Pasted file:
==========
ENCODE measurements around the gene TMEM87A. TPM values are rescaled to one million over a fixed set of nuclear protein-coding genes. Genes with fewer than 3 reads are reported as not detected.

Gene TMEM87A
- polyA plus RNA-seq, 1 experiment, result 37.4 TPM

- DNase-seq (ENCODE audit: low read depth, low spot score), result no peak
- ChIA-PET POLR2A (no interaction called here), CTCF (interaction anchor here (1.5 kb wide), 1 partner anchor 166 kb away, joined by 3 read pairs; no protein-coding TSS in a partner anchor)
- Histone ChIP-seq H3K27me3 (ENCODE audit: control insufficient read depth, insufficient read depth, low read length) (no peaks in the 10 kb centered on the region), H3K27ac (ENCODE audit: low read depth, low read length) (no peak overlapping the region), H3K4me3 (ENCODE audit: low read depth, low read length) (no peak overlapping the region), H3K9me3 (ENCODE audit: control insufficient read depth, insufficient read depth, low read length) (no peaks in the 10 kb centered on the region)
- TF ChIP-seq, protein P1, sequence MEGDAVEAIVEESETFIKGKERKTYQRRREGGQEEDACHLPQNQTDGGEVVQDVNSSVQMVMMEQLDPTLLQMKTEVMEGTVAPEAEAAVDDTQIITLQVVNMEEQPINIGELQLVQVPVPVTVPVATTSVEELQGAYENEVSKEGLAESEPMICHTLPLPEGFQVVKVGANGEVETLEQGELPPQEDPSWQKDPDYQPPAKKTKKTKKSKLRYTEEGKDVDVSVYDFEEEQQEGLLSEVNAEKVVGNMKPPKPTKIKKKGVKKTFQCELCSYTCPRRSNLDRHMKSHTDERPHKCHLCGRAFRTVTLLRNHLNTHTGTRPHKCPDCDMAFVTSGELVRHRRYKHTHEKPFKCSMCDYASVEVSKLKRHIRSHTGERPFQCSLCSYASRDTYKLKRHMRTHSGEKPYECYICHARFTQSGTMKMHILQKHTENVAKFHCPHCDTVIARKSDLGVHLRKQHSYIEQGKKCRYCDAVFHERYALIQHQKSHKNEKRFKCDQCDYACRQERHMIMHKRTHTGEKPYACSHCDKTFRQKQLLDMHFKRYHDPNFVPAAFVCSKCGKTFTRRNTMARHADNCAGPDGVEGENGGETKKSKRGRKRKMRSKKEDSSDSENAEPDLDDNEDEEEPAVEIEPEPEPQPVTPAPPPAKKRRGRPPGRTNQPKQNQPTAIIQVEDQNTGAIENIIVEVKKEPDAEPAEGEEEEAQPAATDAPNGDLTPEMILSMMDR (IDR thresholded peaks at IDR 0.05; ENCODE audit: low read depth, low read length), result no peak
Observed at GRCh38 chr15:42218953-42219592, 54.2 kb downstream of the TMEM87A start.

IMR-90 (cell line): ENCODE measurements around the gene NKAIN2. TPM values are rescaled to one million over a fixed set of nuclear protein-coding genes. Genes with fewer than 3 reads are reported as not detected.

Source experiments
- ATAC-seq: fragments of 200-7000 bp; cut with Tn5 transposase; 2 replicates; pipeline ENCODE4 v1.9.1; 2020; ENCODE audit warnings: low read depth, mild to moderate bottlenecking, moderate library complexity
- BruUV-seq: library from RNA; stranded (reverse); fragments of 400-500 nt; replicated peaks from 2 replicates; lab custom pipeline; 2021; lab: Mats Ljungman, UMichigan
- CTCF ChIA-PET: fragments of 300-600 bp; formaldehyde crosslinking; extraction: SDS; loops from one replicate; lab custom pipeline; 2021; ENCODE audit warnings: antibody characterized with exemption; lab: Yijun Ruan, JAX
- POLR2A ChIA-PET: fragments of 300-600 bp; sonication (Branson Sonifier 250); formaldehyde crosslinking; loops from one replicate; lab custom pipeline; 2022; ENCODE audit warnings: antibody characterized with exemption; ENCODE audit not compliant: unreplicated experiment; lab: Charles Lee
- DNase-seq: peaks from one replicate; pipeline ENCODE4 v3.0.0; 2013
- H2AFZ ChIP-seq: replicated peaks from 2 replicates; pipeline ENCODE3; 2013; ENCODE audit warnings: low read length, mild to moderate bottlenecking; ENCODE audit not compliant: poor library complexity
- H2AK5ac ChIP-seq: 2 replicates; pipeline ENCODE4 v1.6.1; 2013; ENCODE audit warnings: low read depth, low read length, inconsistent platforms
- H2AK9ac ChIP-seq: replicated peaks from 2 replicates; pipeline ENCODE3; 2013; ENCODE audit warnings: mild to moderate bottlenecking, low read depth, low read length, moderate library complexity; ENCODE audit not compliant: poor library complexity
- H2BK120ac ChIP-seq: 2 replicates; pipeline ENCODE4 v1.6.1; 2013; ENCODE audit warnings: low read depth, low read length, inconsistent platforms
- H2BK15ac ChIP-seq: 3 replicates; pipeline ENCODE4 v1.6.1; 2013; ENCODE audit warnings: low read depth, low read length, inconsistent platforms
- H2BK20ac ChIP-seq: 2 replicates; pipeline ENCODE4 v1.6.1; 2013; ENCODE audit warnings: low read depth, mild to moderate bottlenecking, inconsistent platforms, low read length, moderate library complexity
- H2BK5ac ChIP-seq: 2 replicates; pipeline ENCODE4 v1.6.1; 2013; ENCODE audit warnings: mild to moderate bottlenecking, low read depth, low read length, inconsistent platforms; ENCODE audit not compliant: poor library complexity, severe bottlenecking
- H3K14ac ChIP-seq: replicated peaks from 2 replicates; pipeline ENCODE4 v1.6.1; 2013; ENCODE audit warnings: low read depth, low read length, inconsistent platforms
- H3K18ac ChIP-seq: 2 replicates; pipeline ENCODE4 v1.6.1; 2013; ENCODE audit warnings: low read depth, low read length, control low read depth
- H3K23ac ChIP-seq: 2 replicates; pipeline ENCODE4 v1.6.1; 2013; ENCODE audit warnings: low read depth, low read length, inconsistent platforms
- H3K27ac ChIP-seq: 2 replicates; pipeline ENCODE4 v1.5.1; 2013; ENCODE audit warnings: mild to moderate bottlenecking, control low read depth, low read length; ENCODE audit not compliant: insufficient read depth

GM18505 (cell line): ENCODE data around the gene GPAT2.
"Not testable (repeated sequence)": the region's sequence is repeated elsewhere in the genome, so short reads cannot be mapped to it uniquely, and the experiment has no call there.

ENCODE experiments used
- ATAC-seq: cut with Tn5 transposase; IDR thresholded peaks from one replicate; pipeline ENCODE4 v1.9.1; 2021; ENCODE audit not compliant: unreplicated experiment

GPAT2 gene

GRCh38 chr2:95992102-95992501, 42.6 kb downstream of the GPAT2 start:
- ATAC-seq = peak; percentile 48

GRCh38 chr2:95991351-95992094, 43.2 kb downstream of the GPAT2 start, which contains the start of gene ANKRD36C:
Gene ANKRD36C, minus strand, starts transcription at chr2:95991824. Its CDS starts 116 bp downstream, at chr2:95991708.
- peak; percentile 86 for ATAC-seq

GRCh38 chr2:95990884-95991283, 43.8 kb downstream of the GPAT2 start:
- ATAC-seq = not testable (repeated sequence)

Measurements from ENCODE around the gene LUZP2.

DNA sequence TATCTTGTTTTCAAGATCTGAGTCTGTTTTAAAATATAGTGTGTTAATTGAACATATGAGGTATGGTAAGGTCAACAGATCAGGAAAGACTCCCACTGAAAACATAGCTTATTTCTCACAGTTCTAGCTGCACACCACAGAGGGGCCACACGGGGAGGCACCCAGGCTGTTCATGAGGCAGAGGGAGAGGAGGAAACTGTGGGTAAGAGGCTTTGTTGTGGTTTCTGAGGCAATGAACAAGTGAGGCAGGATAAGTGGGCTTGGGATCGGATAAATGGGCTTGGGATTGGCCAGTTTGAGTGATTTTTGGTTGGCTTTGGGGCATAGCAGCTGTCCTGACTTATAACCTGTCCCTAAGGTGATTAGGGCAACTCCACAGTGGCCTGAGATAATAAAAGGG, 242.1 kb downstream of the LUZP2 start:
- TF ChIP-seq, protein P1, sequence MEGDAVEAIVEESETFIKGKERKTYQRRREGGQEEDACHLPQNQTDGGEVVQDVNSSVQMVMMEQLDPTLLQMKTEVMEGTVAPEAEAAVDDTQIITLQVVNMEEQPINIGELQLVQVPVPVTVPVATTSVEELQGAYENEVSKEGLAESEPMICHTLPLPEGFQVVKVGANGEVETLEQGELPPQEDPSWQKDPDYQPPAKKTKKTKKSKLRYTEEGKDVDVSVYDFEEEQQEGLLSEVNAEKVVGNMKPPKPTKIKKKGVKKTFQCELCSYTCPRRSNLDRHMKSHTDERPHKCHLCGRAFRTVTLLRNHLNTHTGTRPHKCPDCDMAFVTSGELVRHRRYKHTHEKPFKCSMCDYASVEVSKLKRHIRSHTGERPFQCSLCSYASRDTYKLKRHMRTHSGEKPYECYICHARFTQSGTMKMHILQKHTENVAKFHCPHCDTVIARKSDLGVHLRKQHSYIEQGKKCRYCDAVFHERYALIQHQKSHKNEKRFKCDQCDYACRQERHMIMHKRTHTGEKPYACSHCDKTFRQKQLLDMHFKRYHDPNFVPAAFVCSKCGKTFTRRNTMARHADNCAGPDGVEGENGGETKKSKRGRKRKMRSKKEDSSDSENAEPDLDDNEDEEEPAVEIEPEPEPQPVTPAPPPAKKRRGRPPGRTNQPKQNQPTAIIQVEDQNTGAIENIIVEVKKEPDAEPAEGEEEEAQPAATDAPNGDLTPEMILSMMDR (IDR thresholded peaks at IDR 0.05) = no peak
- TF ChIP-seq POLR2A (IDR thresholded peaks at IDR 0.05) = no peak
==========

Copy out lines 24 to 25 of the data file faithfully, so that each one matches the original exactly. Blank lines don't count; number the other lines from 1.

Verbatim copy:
- H3K18ac ChIP-seq: 2 replicates; pipeline ENCODE4 v1.6.1; 2013; ENCODE audit warnings: low read depth, low read length, control low read depth
- H3K23ac ChIP-seq: 2 replicates; pipeline ENCODE4 v1.6.1; 2013; ENCODE audit warnings: low read depth, low read length, inconsistent platforms